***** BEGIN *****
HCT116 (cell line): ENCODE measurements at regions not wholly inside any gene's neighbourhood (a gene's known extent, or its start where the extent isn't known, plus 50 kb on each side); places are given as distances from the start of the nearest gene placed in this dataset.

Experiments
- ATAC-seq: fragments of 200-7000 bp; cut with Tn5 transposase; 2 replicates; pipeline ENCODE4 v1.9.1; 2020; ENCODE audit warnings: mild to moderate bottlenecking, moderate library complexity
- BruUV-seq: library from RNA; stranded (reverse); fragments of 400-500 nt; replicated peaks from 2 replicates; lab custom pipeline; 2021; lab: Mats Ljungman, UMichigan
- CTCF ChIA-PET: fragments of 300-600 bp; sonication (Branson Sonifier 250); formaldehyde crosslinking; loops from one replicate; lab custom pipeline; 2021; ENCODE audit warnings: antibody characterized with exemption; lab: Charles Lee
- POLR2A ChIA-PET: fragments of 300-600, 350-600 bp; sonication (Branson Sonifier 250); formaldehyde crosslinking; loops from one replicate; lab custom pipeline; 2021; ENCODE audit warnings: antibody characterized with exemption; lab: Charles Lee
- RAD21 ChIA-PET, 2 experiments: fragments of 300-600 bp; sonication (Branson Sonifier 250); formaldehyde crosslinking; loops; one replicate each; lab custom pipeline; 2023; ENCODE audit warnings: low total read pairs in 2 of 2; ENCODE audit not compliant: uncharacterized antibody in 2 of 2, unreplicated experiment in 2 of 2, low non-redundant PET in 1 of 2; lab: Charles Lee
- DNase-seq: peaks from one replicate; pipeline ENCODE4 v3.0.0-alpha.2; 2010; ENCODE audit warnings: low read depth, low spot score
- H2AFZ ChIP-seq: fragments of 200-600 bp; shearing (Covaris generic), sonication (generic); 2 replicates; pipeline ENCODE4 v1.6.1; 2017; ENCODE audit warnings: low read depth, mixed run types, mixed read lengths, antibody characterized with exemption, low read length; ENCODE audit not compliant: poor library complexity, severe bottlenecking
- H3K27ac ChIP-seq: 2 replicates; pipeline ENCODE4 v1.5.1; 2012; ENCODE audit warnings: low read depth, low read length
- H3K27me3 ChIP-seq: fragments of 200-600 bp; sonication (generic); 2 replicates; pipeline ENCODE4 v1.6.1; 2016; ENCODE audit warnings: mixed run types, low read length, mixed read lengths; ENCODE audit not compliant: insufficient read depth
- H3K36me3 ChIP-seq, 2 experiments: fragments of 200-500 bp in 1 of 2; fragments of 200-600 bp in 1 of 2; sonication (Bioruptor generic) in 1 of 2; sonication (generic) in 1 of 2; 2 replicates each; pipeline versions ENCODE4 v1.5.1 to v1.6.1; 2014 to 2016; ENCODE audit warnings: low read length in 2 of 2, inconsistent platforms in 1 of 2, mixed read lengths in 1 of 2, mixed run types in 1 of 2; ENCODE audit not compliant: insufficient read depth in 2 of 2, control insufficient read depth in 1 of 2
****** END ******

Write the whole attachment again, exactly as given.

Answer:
HCT116 (cell line): ENCODE measurements at regions not wholly inside any gene's neighbourhood (a gene's known extent, or its start where the extent isn't known, plus 50 kb on each side); places are given as distances from the start of the nearest gene placed in this dataset.

Experiments
- ATAC-seq: fragments of 200-7000 bp; cut with Tn5 transposase; 2 replicates; pipeline ENCODE4 v1.9.1; 2020; ENCODE audit warnings: mild to moderate bottlenecking, moderate library complexity
- BruUV-seq: library from RNA; stranded (reverse); fragments of 400-500 nt; replicated peaks from 2 replicates; lab custom pipeline; 2021; lab: Mats Ljungman, UMichigan
- CTCF ChIA-PET: fragments of 300-600 bp; sonication (Branson Sonifier 250); formaldehyde crosslinking; loops from one replicate; lab custom pipeline; 2021; ENCODE audit warnings: antibody characterized with exemption; lab: Charles Lee
- POLR2A ChIA-PET: fragments of 300-600, 350-600 bp; sonication (Branson Sonifier 250); formaldehyde crosslinking; loops from one replicate; lab custom pipeline; 2021; ENCODE audit warnings: antibody characterized with exemption; lab: Charles Lee
- RAD21 ChIA-PET, 2 experiments: fragments of 300-600 bp; sonication (Branson Sonifier 250); formaldehyde crosslinking; loops; one replicate each; lab custom pipeline; 2023; ENCODE audit warnings: low total read pairs in 2 of 2; ENCODE audit not compliant: uncharacterized antibody in 2 of 2, unreplicated experiment in 2 of 2, low non-redundant PET in 1 of 2; lab: Charles Lee
- DNase-seq: peaks from one replicate; pipeline ENCODE4 v3.0.0-alpha.2; 2010; ENCODE audit warnings: low read depth, low spot score
- H2AFZ ChIP-seq: fragments of 200-600 bp; shearing (Covaris generic), sonication (generic); 2 replicates; pipeline ENCODE4 v1.6.1; 2017; ENCODE audit warnings: low read depth, mixed run types, mixed read lengths, antibody characterized with exemption, low read length; ENCODE audit not compliant: poor library complexity, severe bottlenecking
- H3K27ac ChIP-seq: 2 replicates; pipeline ENCODE4 v1.5.1; 2012; ENCODE audit warnings: low read depth, low read length
- H3K27me3 ChIP-seq: fragments of 200-600 bp; sonication (generic); 2 replicates; pipeline ENCODE4 v1.6.1; 2016; ENCODE audit warnings: mixed run types, low read length, mixed read lengths; ENCODE audit not compliant: insufficient read depth
- H3K36me3 ChIP-seq, 2 experiments: fragments of 200-500 bp in 1 of 2; fragments of 200-600 bp in 1 of 2; sonication (Bioruptor generic) in 1 of 2; sonication (generic) in 1 of 2; 2 replicates each; pipeline versions ENCODE4 v1.5.1 to v1.6.1; 2014 to 2016; ENCODE audit warnings: low read length in 2 of 2, inconsistent platforms in 1 of 2, mixed read lengths in 1 of 2, mixed run types in 1 of 2; ENCODE audit not compliant: insufficient read depth in 2 of 2, control insufficient read depth in 1 of 2